The Connected Learning Community
1.0 Introduce self and context and how technologies are being used (you can listen to our story)

The Connected Learning Community is a project for the 2006 E-learning Networks project, part of the Australian Flexible Learning Framework. It grew out of a project that Sean FitzGerald and I (Wendy Zammit) ran in 2005 called the Online Mentoring Network.

In that project we successfully created a learning community using an Edna Moodle and blogs, wikis and held online meetings using Elluminate but the project was still driven by one or two people, just as most courses are driven by the teacher.
This year we set out to explore the possibilities to explore the possibility of using web 2.0 tools to create a more organic learning community where no single members had the responsibility of "driving" the group, sending out emails and generally facilitating. The idea was to create the online equivalent of a face to face community where people know about each other's interests and can seek out the right person when the need arises.

2.0 What have you accomplished that you are most proud of by using social software?
We trained a large number of teachers in how to use social software which I believe will have a tremendous "trickle down effect".

The strategy focused around each individual in the community maintaining an online presence, preferably one which has an RSS feed so that other community members could be alerted to new posts.

We set up a clc wiki which demonstrated a lot of the tools http://clcommunity.wikispaces .com/

Several presentations and workshops were given and online resources created on
how to build a Personal Learning Environments and Personal Learning Networks.
Choosing an Online Presence
Online Presence Reviews
RSS Feeds and News Readers
Creating a Personal Learning Environment

A clc project blog to get the project up and going clcommunity.blogspot.com and a clcommunity feed at blogpot.com. Several workshops were held during which we taught key people some of the advanced web 2.0 technologies for creating online communities.
Community members were shown ways that they could then connect their web presences together which included:

  • setting up a Skype network
  • linking to each others blogs
  • commenting on each others blogs
  • tagging interesting websites with an agreed tag in del.icio.us
  • subscribing to the del.icio.us feed
  • uploading pictures of common interest to flick.r and giving them a common tag
  • subscribing to the flickr.feed.
  • creating a blogroll in bloglines so that new members to the community would be included.

We trialled this model among members of an informal Connected Learning Community and demonstrated it to 40 teachers at Sydney Institute (TAFE) doing a course in emerging technologies, to members of the Online Mentoring Network, to groups of students and to two community groups.


3.0 So far, what have you valued most about using social software for capability development and/or knowledge sharing?

  • great tools to develop community
  • empowering for my students
see my student blogging community http://regalrebecca.blogspot .com/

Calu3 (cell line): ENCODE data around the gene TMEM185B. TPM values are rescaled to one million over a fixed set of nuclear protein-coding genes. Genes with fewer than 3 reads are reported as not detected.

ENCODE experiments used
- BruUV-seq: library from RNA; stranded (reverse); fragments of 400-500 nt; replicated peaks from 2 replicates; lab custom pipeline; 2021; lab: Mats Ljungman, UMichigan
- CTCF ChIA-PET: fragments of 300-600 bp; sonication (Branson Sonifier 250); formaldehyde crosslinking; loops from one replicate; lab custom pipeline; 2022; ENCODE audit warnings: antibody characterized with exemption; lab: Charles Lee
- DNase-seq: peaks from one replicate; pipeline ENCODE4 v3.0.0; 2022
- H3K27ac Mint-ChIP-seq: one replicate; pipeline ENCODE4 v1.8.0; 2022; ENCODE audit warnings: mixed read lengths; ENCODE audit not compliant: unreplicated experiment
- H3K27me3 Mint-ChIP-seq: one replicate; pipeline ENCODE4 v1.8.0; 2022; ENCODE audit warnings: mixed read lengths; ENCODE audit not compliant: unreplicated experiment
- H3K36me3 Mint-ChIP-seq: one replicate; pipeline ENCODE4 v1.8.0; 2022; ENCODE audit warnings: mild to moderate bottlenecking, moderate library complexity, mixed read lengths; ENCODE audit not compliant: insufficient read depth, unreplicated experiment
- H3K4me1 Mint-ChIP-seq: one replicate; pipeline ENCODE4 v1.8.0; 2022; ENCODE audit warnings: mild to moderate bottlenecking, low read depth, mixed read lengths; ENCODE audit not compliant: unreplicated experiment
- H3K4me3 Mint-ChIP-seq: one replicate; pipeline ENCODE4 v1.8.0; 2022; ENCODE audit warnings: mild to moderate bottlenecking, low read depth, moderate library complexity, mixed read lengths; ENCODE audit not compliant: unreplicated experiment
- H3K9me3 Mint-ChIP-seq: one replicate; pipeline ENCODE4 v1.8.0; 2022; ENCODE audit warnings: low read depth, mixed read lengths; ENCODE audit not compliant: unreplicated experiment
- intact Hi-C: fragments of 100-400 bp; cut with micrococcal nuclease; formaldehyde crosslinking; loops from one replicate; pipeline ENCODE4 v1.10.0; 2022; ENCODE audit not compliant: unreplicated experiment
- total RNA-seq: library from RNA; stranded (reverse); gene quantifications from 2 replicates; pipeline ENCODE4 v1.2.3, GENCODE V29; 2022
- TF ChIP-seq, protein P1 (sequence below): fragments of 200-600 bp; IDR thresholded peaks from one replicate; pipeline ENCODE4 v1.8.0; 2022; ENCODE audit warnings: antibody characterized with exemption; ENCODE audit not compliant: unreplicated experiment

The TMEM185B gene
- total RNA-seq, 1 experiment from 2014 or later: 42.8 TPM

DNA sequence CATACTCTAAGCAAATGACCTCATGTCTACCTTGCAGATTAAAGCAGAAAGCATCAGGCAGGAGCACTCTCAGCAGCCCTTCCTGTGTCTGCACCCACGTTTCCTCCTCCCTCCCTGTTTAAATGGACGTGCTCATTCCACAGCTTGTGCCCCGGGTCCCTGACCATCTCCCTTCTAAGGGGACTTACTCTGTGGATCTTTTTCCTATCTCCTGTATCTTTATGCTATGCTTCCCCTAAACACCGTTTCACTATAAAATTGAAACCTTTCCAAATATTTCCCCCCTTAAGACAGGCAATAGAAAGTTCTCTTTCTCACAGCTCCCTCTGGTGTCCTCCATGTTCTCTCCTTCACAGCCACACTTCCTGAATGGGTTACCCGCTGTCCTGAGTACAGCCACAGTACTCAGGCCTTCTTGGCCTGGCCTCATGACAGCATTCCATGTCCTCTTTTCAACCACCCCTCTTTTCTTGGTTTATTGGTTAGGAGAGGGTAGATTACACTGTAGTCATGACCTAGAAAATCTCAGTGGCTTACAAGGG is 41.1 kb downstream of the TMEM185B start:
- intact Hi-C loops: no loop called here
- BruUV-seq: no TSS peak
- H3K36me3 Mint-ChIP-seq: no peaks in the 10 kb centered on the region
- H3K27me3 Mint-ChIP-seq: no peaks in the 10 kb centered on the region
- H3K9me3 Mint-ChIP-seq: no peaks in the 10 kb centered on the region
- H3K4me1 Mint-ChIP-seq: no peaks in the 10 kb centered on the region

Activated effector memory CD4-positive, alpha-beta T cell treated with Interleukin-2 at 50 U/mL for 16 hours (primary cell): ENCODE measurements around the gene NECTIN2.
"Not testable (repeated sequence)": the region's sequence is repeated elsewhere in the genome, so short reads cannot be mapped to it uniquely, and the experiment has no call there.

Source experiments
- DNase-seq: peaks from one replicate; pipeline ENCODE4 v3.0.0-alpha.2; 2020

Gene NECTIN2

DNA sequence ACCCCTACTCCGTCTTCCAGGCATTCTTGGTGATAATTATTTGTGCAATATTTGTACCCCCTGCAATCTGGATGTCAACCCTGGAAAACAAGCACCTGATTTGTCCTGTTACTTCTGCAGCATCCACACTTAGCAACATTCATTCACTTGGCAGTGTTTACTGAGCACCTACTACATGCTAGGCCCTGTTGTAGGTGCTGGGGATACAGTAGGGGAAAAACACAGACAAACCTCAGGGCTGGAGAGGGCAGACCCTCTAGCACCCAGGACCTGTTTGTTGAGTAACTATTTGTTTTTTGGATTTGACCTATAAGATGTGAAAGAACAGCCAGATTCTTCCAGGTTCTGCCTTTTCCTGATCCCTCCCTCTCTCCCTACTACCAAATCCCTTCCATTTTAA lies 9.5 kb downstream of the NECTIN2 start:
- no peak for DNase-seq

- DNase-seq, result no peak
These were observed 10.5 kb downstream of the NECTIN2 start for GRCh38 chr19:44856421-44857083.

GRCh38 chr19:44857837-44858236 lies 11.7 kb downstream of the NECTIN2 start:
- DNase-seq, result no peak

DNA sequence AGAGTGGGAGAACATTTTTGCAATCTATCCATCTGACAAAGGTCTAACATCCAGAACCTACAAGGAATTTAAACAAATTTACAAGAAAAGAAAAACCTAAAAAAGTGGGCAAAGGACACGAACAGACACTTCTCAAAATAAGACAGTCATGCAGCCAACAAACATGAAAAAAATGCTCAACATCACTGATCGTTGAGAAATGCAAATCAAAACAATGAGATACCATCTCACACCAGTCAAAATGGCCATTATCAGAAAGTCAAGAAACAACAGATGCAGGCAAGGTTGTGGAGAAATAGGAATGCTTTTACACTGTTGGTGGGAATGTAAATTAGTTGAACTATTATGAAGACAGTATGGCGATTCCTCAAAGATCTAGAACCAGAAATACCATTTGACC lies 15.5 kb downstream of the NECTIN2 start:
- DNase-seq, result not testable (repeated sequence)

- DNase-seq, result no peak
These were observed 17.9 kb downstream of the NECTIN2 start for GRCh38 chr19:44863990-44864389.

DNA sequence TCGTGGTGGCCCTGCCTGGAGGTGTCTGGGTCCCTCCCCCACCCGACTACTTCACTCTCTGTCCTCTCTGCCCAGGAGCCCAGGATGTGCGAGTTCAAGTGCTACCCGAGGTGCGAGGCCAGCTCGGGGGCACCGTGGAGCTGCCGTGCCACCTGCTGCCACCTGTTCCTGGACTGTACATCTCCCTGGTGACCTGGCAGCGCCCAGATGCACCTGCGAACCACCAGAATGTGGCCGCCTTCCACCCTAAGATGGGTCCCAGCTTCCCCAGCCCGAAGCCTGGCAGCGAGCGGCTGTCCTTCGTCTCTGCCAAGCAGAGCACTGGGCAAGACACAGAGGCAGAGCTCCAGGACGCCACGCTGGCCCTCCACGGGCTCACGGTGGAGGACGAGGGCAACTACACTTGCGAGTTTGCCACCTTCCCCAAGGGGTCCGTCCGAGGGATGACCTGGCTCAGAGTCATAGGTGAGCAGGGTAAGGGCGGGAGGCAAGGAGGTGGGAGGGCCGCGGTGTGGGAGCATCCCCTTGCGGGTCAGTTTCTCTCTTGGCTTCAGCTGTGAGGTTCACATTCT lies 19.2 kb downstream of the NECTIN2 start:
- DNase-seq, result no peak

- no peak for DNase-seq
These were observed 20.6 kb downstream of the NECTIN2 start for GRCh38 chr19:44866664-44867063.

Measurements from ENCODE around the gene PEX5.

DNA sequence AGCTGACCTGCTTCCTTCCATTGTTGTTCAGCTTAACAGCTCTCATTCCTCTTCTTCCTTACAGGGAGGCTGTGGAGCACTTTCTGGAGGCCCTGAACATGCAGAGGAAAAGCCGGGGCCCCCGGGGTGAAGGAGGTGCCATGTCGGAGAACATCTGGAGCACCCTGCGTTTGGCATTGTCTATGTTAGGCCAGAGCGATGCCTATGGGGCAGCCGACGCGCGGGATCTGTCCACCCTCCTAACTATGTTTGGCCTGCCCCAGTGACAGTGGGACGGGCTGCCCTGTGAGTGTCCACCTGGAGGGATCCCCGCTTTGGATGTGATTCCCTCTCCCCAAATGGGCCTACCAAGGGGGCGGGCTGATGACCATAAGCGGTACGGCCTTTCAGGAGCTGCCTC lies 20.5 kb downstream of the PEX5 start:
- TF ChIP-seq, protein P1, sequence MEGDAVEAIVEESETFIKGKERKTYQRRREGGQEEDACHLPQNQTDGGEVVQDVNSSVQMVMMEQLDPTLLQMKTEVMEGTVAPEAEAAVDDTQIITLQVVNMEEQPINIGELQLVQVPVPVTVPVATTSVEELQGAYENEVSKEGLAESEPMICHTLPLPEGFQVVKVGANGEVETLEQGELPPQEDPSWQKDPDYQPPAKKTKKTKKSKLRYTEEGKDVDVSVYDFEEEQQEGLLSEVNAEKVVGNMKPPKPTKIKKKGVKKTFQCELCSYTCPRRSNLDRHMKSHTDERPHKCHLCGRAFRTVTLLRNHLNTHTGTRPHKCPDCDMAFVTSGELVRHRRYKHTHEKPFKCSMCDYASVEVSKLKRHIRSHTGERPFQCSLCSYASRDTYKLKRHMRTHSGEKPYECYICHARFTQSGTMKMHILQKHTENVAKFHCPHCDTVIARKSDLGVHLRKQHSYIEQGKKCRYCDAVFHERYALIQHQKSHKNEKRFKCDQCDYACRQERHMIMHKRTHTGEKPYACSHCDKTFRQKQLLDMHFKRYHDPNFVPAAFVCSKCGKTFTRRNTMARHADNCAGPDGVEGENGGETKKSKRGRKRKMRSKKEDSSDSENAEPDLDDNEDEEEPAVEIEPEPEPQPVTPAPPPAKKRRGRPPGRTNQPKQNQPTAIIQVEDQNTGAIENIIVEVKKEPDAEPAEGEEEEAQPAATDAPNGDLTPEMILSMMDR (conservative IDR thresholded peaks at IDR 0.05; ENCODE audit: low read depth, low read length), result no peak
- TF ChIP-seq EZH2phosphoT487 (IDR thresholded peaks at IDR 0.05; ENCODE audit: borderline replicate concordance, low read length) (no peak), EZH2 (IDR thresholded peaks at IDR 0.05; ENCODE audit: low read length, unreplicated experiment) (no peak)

• learning to use rss feeds and bloglines

4.0 What would you say have been the 3 or 4 key benefits? – for you, other participants / users, your organisation in general

  • a quick and easy and free way to create an informal network which is great for organisations with few institutional supports see Outreach blog
http://nswtoxcb.blogspot.com/

  • good way of building connections across time and space
  • reduces the dependence on email
  • good way of enabling sharing and generating incidental learning


5.0 What needs to change for your experience using social software for capability development and/or knowledge sharing to be even better?

The problems we experienced in the group were
  • lack of time by participants
  • forum and blog overload and over-commitment among participants
  • a preference for face to face and online interaction by many participants
  • issues about privacy
  • those willing to help others being "too accessible".

There is also the major threat hanging over us all that many of the Web 2.0 tools that we love will not be available to us next near because they will be blocked by DET censorship.


6.0 From your experiences so far, and thinking into the future (say 5 years or more?) what is your vision of the role of social software in capability development and/or knowledge sharing, and what 3 things would need to happen in the next 6 – 8 months to make this happen?

Vision:
A day in the life of the revolution in education known as Web 2.0
http://snipurl.com/12u4n

What needs to happen: Teacher training
More flexible IT policies (remove threat of losing access to external email accounts and web 2.0 tools).

7.0 What hints and tips do you have for the use of social software for capability development and/or knowledge sharing.

You can't just set up a PLE or online space and expect a network to just form around it.

Either you:

1) Have already spent time developing an online presence, which includes other's awareness that you exist (by being subscribed to your RSS, or example). It doesn't really work to just set up a project blog and post occasionally. That works as a newsletter, but not as a PLE or part of a network. There has to be a commitment to the PLE.

Or

2) Participating in the PLE/network is part of a course requirement.

There is also the broader problem of how to fit a networked learning model into the constraints of an institution. In networked learning we learn informally, either seeking out knowledge when we need it (just-in-time learning) or stumbling across it when we least expect it (reading mailing lists and RSS feeds etc.). It's an organic process that doesn't fit into the notion of pre-defined outcomes or a 12 week course.